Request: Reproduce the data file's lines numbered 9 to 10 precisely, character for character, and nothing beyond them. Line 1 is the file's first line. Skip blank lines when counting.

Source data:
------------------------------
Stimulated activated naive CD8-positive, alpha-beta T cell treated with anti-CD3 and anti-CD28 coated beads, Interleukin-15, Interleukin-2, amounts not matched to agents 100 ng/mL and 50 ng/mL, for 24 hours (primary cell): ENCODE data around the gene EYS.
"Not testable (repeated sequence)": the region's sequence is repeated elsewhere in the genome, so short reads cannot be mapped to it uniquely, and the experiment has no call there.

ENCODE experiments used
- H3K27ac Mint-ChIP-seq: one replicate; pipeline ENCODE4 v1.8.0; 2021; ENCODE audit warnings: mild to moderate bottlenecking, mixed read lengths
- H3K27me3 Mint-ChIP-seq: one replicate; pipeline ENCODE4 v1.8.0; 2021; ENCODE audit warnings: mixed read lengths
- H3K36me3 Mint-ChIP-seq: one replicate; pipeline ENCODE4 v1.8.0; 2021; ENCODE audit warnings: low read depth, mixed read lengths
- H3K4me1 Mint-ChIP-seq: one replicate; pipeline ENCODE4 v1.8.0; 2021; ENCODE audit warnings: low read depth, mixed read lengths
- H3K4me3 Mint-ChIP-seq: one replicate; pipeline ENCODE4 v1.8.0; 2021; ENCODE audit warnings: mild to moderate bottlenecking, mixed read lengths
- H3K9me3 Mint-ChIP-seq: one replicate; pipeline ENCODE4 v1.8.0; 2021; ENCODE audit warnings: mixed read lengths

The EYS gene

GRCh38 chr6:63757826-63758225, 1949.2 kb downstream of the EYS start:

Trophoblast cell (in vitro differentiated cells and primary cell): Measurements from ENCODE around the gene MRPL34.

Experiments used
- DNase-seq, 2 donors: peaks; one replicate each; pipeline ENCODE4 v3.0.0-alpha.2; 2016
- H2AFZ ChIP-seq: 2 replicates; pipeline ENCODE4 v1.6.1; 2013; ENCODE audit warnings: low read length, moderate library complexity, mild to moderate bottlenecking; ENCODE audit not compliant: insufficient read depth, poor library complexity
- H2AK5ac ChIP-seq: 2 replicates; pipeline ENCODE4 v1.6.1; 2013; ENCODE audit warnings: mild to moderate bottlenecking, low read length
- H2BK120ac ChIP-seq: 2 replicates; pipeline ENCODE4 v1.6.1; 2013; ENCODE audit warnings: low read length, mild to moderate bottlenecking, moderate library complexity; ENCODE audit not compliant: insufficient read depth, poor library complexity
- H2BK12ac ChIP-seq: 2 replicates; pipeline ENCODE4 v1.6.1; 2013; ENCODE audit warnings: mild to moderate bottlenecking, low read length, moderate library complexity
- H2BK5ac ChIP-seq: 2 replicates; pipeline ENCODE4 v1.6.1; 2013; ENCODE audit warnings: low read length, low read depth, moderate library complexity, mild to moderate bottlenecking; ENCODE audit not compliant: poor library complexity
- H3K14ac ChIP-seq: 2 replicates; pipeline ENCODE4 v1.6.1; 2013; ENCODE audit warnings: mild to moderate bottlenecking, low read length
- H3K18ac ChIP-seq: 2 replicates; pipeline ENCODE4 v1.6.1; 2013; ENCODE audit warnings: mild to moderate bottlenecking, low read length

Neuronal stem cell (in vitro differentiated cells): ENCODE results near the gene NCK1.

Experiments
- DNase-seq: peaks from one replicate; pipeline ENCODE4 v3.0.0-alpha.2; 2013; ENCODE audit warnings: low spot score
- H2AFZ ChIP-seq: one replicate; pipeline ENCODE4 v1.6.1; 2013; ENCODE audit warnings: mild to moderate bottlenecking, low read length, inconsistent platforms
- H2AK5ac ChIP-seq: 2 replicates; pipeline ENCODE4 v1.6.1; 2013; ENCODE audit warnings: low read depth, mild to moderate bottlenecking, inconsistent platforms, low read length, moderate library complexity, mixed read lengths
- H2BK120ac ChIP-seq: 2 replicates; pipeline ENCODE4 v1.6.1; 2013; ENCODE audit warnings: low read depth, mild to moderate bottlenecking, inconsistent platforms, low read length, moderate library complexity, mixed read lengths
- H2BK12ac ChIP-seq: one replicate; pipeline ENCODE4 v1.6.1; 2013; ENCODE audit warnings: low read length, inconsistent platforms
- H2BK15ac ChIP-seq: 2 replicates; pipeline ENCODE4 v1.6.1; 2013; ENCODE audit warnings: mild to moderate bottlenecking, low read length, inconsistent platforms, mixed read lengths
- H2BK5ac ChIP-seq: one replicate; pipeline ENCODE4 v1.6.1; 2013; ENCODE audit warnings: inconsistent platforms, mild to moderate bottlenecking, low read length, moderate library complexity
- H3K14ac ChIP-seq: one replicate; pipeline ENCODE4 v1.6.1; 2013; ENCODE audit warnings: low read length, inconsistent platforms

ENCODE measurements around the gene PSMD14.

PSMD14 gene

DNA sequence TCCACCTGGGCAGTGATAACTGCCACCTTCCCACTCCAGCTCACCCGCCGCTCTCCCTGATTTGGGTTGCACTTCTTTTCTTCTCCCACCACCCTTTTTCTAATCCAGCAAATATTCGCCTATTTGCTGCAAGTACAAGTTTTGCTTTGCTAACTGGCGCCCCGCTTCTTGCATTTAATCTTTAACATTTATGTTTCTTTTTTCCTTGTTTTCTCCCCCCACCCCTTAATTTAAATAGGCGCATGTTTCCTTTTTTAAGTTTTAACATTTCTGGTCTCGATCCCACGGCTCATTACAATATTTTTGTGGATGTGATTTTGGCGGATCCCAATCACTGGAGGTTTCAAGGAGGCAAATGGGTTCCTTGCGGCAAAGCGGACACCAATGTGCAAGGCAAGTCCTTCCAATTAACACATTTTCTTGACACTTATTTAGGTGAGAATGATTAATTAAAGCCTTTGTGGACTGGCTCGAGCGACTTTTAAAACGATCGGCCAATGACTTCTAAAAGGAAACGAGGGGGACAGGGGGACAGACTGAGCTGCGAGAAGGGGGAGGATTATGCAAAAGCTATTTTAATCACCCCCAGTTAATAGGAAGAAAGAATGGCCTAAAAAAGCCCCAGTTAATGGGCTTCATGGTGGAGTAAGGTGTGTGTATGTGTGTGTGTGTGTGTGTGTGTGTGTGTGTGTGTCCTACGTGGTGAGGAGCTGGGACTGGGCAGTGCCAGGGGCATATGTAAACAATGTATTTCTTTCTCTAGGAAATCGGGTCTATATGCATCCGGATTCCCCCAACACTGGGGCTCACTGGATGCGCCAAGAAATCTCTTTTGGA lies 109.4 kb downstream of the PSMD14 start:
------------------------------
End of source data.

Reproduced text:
- H3K9me3 Mint-ChIP-seq: one replicate; pipeline ENCODE4 v1.8.0; 2021; ENCODE audit warnings: mixed read lengths

The EYS gene